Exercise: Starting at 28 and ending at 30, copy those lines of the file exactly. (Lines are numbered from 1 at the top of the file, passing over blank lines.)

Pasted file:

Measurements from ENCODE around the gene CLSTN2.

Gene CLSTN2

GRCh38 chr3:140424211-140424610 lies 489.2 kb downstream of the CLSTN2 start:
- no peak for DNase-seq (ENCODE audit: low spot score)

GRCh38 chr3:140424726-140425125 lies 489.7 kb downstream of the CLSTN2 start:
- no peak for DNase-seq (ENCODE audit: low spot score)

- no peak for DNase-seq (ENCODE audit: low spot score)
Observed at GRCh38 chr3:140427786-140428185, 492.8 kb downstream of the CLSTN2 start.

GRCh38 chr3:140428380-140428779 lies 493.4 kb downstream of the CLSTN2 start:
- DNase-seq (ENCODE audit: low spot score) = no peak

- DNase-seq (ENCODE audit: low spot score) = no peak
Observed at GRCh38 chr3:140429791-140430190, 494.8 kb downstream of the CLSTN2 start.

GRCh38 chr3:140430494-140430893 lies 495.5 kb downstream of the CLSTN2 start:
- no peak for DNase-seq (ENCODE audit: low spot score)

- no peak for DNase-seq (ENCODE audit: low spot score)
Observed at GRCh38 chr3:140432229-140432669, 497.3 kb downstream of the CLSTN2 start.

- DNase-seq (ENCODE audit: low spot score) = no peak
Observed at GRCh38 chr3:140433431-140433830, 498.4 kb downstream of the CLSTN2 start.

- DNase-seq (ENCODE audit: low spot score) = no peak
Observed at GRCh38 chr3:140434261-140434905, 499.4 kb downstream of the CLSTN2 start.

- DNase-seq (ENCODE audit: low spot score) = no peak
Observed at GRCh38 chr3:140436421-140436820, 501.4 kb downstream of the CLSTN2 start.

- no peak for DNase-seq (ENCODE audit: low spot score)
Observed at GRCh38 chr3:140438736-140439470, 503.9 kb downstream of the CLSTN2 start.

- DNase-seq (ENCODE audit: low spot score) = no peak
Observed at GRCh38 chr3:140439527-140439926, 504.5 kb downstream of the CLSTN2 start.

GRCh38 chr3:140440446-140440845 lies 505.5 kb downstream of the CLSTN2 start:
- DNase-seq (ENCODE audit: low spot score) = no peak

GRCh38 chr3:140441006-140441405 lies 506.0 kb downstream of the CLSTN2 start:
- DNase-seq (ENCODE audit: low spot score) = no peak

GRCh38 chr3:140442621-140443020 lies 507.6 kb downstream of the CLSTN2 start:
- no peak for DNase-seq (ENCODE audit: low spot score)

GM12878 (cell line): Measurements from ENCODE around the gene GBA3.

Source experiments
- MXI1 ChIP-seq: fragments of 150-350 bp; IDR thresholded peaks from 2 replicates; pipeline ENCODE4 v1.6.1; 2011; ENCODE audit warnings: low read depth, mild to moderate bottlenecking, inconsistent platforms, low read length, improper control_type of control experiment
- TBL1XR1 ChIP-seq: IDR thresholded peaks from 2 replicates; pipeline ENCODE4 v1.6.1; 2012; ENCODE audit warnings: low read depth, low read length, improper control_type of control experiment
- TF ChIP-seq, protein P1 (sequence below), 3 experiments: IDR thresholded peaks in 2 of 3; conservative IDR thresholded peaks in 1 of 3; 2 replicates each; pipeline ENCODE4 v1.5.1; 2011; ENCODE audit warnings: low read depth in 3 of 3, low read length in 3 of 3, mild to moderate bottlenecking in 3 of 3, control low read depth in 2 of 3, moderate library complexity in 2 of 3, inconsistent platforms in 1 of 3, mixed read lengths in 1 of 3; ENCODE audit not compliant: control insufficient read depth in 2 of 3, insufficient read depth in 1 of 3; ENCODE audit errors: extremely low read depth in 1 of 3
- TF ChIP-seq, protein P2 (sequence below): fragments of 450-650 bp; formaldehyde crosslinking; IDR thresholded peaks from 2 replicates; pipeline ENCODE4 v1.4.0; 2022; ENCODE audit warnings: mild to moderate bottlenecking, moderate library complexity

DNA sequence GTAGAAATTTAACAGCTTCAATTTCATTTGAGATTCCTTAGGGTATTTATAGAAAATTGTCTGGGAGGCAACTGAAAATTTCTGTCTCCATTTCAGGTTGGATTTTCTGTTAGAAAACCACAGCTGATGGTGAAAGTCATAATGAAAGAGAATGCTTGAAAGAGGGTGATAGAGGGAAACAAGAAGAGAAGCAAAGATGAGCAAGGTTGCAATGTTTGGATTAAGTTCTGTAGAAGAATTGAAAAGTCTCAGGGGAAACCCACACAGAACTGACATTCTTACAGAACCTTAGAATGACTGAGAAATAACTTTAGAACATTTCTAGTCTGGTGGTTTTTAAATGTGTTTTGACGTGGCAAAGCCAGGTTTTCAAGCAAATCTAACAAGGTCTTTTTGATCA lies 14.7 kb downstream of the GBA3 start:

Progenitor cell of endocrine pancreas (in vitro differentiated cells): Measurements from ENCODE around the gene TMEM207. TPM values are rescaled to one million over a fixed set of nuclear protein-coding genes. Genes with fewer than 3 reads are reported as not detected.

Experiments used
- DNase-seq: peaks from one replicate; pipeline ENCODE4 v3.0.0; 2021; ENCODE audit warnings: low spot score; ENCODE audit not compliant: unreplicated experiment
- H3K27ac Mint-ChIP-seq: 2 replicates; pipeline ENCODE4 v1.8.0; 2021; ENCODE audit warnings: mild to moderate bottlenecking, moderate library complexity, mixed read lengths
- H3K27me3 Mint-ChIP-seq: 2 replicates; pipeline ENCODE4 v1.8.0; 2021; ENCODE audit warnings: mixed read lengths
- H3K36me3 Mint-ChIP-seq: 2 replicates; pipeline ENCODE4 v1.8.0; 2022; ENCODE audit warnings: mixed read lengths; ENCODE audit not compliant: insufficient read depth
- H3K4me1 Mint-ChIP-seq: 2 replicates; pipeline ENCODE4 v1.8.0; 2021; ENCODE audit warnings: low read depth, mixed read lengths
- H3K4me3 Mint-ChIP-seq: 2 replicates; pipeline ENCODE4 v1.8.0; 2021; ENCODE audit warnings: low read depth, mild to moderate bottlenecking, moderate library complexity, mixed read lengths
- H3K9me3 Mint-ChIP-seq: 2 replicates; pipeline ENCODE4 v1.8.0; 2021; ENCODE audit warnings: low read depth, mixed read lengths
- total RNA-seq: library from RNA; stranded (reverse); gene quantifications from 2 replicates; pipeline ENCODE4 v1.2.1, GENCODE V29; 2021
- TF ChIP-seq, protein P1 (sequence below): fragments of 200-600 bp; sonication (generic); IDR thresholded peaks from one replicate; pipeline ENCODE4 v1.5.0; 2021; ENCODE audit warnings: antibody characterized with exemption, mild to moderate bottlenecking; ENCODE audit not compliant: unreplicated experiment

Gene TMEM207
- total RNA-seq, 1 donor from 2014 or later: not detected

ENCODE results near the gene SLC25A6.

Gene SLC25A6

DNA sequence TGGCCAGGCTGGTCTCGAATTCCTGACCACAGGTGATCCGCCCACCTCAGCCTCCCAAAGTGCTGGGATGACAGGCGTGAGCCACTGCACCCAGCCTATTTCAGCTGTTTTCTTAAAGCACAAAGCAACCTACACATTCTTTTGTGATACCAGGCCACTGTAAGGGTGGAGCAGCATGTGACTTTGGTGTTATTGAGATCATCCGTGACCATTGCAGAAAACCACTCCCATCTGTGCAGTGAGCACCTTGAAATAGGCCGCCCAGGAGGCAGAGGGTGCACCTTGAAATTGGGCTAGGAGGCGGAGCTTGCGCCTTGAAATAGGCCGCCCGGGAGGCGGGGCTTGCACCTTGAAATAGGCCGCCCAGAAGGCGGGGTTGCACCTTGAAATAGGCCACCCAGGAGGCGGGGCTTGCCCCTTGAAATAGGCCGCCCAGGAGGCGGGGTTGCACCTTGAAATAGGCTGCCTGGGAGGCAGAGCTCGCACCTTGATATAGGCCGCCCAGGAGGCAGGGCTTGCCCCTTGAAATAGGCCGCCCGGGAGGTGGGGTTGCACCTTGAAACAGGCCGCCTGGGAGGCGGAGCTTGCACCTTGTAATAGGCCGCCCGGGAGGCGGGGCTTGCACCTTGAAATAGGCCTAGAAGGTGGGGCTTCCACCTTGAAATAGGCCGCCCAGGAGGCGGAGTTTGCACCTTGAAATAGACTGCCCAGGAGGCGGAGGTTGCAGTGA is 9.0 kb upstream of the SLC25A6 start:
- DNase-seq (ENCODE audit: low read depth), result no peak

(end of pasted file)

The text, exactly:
- DNase-seq (ENCODE audit: low spot score) = no peak

GRCh38 chr3:140441006-140441405 lies 506.0 kb downstream of the CLSTN2 start:
- DNase-seq (ENCODE audit: low spot score) = no peak